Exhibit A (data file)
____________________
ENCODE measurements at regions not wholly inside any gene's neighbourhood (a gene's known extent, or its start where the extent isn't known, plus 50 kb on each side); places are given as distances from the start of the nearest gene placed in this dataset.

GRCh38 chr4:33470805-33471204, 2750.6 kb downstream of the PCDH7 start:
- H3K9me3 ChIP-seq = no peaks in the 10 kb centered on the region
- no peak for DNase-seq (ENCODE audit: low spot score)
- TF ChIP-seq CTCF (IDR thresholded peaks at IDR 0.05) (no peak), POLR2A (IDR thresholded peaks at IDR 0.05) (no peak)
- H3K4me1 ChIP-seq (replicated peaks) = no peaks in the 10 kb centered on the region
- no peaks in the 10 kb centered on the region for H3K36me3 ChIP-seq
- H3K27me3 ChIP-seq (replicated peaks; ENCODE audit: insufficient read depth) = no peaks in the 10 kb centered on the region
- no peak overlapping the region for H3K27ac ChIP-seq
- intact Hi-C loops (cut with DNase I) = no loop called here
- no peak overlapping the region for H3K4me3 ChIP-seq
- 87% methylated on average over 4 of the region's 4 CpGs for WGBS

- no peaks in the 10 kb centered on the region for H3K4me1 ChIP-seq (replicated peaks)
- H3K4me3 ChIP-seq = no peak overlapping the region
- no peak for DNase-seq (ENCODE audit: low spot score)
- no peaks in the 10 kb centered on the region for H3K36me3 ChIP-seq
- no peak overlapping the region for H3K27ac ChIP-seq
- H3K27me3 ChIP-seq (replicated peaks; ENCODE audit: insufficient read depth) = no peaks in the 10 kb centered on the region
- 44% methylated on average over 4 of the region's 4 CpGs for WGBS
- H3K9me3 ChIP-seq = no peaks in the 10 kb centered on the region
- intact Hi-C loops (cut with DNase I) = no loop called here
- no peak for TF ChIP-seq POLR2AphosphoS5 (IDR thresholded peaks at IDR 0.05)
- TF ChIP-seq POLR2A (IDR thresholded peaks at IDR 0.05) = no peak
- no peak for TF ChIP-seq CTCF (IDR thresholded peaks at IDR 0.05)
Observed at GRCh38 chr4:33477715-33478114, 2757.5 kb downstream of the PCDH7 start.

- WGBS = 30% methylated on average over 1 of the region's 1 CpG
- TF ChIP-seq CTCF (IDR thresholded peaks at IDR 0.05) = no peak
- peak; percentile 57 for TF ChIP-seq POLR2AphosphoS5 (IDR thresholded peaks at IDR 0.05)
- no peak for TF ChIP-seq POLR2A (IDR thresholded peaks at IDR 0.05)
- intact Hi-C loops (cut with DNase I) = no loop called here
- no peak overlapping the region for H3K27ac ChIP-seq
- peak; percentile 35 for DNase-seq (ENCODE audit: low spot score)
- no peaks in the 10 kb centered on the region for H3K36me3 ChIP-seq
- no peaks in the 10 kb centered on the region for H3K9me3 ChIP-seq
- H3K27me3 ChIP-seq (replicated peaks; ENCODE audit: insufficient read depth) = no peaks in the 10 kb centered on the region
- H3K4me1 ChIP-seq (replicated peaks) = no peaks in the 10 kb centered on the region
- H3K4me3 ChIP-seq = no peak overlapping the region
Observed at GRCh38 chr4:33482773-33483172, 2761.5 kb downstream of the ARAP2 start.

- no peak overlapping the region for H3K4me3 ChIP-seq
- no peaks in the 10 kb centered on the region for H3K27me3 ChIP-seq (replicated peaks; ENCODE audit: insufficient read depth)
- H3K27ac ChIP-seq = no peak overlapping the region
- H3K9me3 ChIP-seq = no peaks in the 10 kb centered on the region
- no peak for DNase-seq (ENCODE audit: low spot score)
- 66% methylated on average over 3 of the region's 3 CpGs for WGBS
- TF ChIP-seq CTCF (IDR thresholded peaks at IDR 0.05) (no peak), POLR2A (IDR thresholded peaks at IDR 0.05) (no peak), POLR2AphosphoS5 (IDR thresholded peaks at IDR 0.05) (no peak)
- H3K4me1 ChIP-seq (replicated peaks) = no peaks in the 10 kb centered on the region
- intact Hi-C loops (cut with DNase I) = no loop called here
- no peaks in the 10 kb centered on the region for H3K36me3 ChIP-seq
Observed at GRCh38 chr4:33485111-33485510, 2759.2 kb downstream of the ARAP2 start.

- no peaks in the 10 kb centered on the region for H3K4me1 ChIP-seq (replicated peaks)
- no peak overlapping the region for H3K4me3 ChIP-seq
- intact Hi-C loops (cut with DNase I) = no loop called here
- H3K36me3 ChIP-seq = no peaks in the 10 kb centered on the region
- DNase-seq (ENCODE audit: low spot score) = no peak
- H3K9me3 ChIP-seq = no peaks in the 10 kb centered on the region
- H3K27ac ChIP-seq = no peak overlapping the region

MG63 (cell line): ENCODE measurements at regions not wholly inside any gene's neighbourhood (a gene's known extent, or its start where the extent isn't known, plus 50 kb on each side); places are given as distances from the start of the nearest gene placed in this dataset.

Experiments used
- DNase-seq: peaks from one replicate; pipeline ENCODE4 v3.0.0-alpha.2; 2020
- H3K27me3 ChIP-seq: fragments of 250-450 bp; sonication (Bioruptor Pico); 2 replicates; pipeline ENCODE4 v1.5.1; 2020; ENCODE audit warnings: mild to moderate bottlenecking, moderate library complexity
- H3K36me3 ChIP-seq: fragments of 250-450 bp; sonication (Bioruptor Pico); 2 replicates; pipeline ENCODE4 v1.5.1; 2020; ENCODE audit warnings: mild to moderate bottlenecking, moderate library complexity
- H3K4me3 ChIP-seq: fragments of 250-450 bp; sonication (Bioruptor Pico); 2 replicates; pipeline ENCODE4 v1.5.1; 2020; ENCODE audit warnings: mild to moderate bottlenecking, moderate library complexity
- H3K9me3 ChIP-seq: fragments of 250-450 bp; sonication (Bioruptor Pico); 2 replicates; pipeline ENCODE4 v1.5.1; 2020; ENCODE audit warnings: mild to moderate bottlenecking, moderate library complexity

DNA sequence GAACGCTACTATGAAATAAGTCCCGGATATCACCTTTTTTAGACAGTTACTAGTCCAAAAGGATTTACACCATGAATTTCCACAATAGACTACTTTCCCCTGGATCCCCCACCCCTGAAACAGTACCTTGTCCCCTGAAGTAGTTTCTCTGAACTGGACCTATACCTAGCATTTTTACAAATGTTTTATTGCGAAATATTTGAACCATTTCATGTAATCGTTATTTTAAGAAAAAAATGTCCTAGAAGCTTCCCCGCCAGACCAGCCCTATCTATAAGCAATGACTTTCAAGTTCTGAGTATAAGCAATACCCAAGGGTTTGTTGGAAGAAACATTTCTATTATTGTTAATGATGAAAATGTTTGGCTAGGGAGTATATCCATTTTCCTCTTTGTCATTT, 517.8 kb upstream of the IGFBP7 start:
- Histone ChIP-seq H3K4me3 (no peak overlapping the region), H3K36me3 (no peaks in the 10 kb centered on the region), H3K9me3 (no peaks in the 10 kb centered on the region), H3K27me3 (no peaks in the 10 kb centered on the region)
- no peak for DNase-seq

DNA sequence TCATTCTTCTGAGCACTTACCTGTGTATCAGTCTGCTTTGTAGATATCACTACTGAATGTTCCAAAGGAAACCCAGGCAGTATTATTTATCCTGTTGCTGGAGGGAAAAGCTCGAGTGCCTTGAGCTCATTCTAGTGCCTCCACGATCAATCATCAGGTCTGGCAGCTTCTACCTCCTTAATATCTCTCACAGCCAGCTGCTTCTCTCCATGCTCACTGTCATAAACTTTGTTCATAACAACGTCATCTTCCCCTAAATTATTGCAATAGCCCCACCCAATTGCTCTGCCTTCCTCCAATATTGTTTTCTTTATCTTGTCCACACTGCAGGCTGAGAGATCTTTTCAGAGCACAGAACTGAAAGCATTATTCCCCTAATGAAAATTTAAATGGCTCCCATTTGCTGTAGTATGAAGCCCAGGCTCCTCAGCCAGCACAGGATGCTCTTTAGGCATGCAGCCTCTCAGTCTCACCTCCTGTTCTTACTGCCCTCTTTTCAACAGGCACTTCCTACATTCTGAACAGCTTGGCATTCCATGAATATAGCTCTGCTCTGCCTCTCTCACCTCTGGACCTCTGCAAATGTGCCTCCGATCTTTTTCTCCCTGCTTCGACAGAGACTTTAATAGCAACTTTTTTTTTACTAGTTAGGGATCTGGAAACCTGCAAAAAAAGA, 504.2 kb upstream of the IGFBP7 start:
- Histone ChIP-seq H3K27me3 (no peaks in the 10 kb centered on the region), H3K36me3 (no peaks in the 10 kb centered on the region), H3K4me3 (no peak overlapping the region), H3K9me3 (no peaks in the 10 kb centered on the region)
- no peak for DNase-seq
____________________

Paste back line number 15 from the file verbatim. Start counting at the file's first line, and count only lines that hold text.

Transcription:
- no peak for DNase-seq (ENCODE audit: low spot score)